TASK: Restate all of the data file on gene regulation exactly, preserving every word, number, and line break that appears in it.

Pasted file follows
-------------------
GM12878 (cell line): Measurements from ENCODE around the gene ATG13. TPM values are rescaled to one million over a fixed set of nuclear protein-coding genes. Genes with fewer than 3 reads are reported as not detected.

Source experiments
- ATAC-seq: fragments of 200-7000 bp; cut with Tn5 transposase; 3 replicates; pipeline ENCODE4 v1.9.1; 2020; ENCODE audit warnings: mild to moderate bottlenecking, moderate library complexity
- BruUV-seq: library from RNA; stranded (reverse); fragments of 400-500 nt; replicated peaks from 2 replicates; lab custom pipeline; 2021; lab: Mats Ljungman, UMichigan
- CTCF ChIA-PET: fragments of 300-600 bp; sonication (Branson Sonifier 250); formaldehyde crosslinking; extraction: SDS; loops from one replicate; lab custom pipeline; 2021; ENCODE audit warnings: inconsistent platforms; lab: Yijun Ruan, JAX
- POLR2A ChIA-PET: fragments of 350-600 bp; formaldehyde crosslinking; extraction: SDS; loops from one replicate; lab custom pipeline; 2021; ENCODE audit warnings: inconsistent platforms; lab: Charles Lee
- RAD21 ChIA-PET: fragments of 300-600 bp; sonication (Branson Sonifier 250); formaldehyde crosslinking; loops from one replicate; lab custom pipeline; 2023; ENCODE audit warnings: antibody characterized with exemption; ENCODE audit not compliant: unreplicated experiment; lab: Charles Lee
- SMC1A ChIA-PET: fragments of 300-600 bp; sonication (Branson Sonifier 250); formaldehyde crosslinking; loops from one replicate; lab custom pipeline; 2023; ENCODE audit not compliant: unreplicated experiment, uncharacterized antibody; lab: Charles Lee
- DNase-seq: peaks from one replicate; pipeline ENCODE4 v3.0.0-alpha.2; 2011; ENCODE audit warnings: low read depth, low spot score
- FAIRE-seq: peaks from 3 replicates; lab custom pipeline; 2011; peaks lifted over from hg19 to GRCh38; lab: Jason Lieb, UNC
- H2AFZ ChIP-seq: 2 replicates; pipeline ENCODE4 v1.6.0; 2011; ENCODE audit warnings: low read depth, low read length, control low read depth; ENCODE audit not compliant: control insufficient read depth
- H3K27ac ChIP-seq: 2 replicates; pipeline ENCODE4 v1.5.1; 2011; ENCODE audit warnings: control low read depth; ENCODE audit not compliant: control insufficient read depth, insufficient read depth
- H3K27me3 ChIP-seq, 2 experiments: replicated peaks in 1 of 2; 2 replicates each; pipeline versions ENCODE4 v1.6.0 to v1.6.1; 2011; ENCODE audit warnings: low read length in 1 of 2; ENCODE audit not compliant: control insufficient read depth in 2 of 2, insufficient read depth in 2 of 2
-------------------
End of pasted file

GM12878 (cell line): Measurements from ENCODE around the gene ATG13. TPM values are rescaled to one million over a fixed set of nuclear protein-coding genes. Genes with fewer than 3 reads are reported as not detected.

Source experiments
- ATAC-seq: fragments of 200-7000 bp; cut with Tn5 transposase; 3 replicates; pipeline ENCODE4 v1.9.1; 2020; ENCODE audit warnings: mild to moderate bottlenecking, moderate library complexity
- BruUV-seq: library from RNA; stranded (reverse); fragments of 400-500 nt; replicated peaks from 2 replicates; lab custom pipeline; 2021; lab: Mats Ljungman, UMichigan
- CTCF ChIA-PET: fragments of 300-600 bp; sonication (Branson Sonifier 250); formaldehyde crosslinking; extraction: SDS; loops from one replicate; lab custom pipeline; 2021; ENCODE audit warnings: inconsistent platforms; lab: Yijun Ruan, JAX
- POLR2A ChIA-PET: fragments of 350-600 bp; formaldehyde crosslinking; extraction: SDS; loops from one replicate; lab custom pipeline; 2021; ENCODE audit warnings: inconsistent platforms; lab: Charles Lee
- RAD21 ChIA-PET: fragments of 300-600 bp; sonication (Branson Sonifier 250); formaldehyde crosslinking; loops from one replicate; lab custom pipeline; 2023; ENCODE audit warnings: antibody characterized with exemption; ENCODE audit not compliant: unreplicated experiment; lab: Charles Lee
- SMC1A ChIA-PET: fragments of 300-600 bp; sonication (Branson Sonifier 250); formaldehyde crosslinking; loops from one replicate; lab custom pipeline; 2023; ENCODE audit not compliant: unreplicated experiment, uncharacterized antibody; lab: Charles Lee
- DNase-seq: peaks from one replicate; pipeline ENCODE4 v3.0.0-alpha.2; 2011; ENCODE audit warnings: low read depth, low spot score
- FAIRE-seq: peaks from 3 replicates; lab custom pipeline; 2011; peaks lifted over from hg19 to GRCh38; lab: Jason Lieb, UNC
- H2AFZ ChIP-seq: 2 replicates; pipeline ENCODE4 v1.6.0; 2011; ENCODE audit warnings: low read depth, low read length, control low read depth; ENCODE audit not compliant: control insufficient read depth
- H3K27ac ChIP-seq: 2 replicates; pipeline ENCODE4 v1.5.1; 2011; ENCODE audit warnings: control low read depth; ENCODE audit not compliant: control insufficient read depth, insufficient read depth
- H3K27me3 ChIP-seq, 2 experiments: replicated peaks in 1 of 2; 2 replicates each; pipeline versions ENCODE4 v1.6.0 to v1.6.1; 2011; ENCODE audit warnings: low read length in 1 of 2; ENCODE audit not compliant: control insufficient read depth in 2 of 2, insufficient read depth in 2 of 2